The Hot List of things to do this weekend


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ALL WEEKEND

City's 'Abigail/1702'

City Theatre's production of "Abigail/1702" tells Roberto Aguirre-Sacasa's "whatever happened to?" story of Abigail Williams, the main villain of the Salem witch trials and Arthur Miller's "The Crucible." Young Abigail became the key accuser of witchcraft in her village while plotting the murder of the wife of the man she loved. The teenager disappeared not long after her "dance with the devil," and footnotes in history have suggested she wound up a prostitute in Boston.

The haunting play "Abigail/1702" imagines a different fate 10 years after the events of "The Crucible."

The show runs through May 26, 7 p.m. Tuesdays and Wednesdays, 8 p.m. Thursdays and Fridays, 5:30 and 9 p.m. Saturdays and 2 p.m. Sundays. Also, 1 p.m. May 15 and 1 p.m. only May 22. Tickets: $35 to $55; 412-431-CITY (2489) or citytheatrecompany.org.

TONIGHT

Crystal persuasion

Crystal Castles -- the Toronto-based electronic duo of Ethan Kath and crowd-surfing frontwoman Alice Glass -- plays Mr. Smalls at 8 tonight.

The band, known for its pounding and chaotic live shows, is touring on its third album, "III," on which they ditched the computers and recorded to tape.

"We wanted the new album to sound like a completely different and new experience," Mr. Kath said in a statement. "We'd limit ourselves to one take on each song because we believe the first take is the rawest expression of an idea."

All Music said of "III": "Crystal Castles have made room to be sad, angry, pretty and danceable at the same time."

Tickets are $32.50 through ticketweb.com.

FRIDAY-SATURDAY

Colonial Chocolate

The Fort Pitt Museum in Point State Park will blend history and chocolate as part of a Colonial Chocolate Weekend, presented in partnership with Mars Chocolate North America.

It begins Friday with a "Colonial Chocolate Evening" program from 6:30 to 8 p.m., featuring an in-depth presentation on how chocolate has evolved in American culture, including how it was made and consumed by Pittsburghers during the 18th century. Fort Pitt Museum education manager Andrew Gaerte and a Mars chocolate history ambassador will demonstrate the historic bean-to-beverage story of chocolate using cocoa pods, cocoa beans and various tools used in Colonial times.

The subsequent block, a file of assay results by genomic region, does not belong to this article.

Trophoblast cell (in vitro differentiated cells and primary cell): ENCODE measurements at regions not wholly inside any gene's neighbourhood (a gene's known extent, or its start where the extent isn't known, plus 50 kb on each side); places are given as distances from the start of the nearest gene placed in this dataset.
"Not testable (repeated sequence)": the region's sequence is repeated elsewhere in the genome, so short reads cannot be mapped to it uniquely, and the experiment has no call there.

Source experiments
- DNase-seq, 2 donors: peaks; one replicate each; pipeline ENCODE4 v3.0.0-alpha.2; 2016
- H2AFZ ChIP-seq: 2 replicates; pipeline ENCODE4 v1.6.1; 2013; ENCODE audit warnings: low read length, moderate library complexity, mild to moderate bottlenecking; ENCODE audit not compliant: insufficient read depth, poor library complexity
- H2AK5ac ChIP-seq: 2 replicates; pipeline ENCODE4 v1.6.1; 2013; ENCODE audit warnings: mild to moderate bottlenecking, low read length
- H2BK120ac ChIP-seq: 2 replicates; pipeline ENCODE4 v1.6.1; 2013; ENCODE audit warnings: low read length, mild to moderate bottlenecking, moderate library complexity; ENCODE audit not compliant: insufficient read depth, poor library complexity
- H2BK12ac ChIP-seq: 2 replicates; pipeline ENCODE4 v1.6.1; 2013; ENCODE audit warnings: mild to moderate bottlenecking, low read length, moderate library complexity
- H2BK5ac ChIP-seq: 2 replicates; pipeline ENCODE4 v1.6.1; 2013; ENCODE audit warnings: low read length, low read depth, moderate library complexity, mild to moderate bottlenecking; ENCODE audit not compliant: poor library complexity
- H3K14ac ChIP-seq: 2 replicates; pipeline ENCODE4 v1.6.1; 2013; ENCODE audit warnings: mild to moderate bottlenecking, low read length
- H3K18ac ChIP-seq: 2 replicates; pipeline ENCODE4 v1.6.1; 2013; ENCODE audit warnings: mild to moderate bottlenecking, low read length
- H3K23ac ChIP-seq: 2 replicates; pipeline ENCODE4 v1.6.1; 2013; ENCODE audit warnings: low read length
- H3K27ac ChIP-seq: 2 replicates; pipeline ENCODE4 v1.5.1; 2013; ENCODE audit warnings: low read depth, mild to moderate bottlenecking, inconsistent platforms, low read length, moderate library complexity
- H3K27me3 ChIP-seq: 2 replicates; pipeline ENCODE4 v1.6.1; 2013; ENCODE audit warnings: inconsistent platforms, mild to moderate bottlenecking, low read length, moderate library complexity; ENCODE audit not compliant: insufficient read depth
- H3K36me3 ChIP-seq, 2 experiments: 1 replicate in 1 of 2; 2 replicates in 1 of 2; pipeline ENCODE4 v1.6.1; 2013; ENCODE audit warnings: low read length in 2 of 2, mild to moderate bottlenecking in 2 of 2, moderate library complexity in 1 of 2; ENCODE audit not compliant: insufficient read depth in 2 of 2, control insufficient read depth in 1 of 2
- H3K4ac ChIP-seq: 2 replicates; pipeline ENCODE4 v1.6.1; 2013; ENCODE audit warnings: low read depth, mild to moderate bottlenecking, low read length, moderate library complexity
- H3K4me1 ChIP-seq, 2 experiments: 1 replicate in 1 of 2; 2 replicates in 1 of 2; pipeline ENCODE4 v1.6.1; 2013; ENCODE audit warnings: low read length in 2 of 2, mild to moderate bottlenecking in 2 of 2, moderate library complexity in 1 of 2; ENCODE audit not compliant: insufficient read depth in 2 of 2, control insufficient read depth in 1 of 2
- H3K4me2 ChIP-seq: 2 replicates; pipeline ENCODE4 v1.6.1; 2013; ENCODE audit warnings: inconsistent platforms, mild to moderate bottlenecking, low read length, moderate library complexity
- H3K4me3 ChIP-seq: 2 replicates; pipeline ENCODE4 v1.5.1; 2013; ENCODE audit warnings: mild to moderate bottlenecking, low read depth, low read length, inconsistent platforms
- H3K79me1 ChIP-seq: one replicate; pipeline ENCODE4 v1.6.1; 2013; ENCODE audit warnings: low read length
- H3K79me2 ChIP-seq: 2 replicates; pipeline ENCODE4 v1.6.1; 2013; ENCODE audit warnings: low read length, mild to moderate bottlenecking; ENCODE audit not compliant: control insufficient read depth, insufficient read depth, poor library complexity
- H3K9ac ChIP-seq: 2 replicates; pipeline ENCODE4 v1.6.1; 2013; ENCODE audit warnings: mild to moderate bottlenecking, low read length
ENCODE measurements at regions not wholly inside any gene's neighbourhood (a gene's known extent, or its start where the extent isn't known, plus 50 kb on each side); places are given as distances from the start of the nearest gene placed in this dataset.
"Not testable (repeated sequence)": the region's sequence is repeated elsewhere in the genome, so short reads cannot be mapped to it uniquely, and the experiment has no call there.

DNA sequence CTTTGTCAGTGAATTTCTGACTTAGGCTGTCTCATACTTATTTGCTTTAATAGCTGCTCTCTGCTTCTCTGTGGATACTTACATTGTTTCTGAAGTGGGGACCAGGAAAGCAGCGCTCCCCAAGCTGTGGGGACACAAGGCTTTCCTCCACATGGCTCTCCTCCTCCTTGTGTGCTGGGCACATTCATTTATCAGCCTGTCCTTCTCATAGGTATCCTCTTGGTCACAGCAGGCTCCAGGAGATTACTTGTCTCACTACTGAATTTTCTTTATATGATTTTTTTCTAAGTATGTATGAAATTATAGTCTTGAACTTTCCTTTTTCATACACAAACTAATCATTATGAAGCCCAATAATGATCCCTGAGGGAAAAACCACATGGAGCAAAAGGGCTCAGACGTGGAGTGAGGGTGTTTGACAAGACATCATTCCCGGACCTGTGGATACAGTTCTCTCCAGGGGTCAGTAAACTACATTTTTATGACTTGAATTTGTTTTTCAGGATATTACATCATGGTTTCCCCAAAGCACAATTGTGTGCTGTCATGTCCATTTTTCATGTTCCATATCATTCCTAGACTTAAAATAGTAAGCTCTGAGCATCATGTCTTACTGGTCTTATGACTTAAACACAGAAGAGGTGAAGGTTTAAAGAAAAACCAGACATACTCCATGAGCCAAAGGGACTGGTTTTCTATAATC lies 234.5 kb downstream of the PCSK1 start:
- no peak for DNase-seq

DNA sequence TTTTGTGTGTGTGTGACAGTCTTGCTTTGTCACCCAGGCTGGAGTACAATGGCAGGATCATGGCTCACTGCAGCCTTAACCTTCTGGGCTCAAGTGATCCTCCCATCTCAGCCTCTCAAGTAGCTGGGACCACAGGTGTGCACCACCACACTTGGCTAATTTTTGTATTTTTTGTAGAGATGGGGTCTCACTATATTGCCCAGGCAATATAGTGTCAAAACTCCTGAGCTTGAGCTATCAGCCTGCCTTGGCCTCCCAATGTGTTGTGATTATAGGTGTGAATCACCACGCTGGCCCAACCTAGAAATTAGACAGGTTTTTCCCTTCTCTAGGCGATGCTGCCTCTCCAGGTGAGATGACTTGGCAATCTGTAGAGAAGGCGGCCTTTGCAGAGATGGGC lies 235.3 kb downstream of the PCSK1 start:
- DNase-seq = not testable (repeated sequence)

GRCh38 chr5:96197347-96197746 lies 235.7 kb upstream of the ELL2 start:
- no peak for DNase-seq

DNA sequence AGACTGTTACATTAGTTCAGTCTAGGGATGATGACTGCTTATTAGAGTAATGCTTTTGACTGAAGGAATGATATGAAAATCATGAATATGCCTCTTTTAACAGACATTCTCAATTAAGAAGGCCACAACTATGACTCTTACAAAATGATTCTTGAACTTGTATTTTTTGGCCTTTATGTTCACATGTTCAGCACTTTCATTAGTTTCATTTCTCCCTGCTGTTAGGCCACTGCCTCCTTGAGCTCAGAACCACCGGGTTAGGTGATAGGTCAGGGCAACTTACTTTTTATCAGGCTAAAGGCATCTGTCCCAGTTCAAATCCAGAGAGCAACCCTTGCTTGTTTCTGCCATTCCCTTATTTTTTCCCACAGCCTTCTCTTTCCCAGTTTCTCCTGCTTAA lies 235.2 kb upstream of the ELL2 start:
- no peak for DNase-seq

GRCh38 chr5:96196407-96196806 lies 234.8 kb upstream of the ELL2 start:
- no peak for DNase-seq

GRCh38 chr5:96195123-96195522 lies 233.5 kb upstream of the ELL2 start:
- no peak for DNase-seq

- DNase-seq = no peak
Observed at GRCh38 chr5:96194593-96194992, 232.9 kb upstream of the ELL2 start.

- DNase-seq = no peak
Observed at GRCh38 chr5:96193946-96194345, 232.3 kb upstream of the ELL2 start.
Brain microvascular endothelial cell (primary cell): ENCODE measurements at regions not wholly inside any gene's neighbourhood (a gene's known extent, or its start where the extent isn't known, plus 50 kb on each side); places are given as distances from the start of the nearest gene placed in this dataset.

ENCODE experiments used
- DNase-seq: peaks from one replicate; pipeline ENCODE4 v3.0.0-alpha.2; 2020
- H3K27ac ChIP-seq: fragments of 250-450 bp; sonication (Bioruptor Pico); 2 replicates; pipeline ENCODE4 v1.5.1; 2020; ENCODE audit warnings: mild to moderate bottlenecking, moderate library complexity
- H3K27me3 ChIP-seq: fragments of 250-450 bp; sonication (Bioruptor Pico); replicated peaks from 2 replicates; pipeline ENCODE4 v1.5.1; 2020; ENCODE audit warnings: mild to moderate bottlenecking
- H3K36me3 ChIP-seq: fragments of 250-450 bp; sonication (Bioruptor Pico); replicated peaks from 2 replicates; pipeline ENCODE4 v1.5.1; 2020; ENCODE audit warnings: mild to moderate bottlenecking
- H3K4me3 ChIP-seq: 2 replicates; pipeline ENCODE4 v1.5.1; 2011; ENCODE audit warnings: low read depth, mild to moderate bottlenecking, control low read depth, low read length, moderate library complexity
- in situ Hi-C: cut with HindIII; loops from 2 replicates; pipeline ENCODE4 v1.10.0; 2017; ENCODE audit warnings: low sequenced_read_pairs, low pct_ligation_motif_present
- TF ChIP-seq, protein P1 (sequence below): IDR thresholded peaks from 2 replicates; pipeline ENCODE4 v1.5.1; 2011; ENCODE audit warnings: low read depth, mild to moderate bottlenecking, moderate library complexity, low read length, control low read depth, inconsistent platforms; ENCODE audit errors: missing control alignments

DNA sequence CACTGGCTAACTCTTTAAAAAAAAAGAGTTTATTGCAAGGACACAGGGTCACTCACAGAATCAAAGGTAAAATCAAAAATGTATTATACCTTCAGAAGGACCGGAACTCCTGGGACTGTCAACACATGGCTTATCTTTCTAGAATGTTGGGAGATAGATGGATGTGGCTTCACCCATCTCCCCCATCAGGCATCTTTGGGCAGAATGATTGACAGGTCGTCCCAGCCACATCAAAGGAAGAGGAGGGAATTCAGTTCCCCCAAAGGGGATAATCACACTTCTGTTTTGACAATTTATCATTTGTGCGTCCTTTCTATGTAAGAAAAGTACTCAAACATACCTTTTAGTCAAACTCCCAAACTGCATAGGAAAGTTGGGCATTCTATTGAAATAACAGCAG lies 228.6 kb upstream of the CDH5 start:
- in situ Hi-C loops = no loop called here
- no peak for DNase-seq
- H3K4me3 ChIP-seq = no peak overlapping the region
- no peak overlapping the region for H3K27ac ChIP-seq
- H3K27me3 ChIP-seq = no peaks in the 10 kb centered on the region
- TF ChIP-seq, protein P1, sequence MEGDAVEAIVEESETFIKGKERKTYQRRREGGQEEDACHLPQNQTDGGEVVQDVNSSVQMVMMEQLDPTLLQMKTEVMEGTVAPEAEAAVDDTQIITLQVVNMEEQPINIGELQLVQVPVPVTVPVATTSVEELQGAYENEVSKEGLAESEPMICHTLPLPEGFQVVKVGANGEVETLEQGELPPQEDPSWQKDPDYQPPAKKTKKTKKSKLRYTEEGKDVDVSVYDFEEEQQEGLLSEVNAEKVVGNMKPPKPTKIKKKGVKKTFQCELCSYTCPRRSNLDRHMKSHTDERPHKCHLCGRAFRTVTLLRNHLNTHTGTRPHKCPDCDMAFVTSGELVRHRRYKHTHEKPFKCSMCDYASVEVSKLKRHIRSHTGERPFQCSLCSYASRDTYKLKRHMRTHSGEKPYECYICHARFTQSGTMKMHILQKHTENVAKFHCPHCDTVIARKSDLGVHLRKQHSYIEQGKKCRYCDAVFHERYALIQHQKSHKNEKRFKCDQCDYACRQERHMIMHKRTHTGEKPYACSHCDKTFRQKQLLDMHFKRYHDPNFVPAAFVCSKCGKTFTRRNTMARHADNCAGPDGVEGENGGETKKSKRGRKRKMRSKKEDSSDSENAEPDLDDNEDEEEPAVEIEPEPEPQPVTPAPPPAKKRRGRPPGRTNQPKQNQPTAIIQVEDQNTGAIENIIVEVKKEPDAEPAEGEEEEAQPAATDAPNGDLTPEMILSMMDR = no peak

Visitors can sample a Colonial-style chocolate drink -- American Heritage Chocolate -- which will also be available for purchase. Admission is $5 (pre-register by calling the Fort Pitt Museum at 412-281-9285 or emailing apgaerte@heinzhistorycenter.org).

At the museum's monthly Summer Saturdays at the Fort series, from 10 a.m. to 5 p.m., visitors can watch Colonial re-enactors roast coffee and chocolate beans, prepare 18th-century game such as buffalo and venison, and take home sample recipes to try for themselves. Mars will offer free samples and discuss the history of chocolate making from 11 a.m. to 4 p.m. Admission is $6; $5 for seniors; $3 for children ages 6-17, and free for History Center members.

Information: 412-454-6415 or www.heinzhistorycenter.org.

May Market

With planting season right around the corner, Phipps Conservatory and Botanical Gardens' opens its popular May Market on Friday and Saturday.

It will feature organic herbs and vegetable seedlings; tropical plants and succulents; low-maintenance perennials and shrubs on Phipps' Top 10 Sustainable Plant Lists; and native and rain garden plants.

Also available for sale will be everything from organic soil and landscaping materials to botanical art and natural body care products. Phipps' staff and Master Gardeners will be on hand to share advice, and hand-dipped fondant strawberries.

In honor of National Public Gardens Day, attendees will also receive half-off admission to the Summer Flower Show, featuring bright blooms and glass art, during event hours. Cafe Phipps will be open both days as well.

May Market hours are 9:30 a.m. to 7 p.m. Friday and 9:30 a.m. to 5 p.m. Saturday. It is free and open to the public. Information: phipps.conservatory.org.

FRIDAY-SUNDAY

Prime 'Walk Two Moons'

Sharon Creech's Newbery award-winning novel, "Walk Two Moons," transfers to live action with the play's second production and the regional premiere by Prime Stage Theatre.

Inspired by the fortune-cookie message "Don't judge a man until you've walked two moons in his moccasins," Ms. Creech tells the tale of 13-year-old Salamanca "Sal" Tree Hiddle's six-day drive with her grandparents from Ohio to Idaho for her mother's birthday. Sal entertains them with the outrageous stories of her friend, Phoebe Winterbottom, including mysteries and clues that parallel Sal's own experiences.

Tom Arvetis adapted the young adult novel for the stage, and director Lisa Ann Goldsmith has gathered a cast that includes Elly Bleier as Salamanca and Lily Lauver as Phoebe and Ivy Steinberg as Sal's mother, Sugar.

Author Creech will attend the opening-night performance and post-show reception Saturday. The show runs Friday (preview night) through May 19, 8 p.m. Fridays and Saturdays and 2:30 p.m. Sundays at the New Hazlett Theater, North Side. Tickets: $10-$20 in advance, $15-$25 at the door ($10 in addition to ticket purchase for opening night reception); www.primestage.com.

FRIDAY AND SUNDAY

Brahms on the menu

It may not sound like it, but Brahms' "Tragic" Overture is a great way for a conductor to debut. It is a gorgeous, if brooding, work, and guest conductor Kazem Abdullah will open his Pittsburgh Symphony Orchestra debut with it, closing with Hindemith's "Mathis der Maler."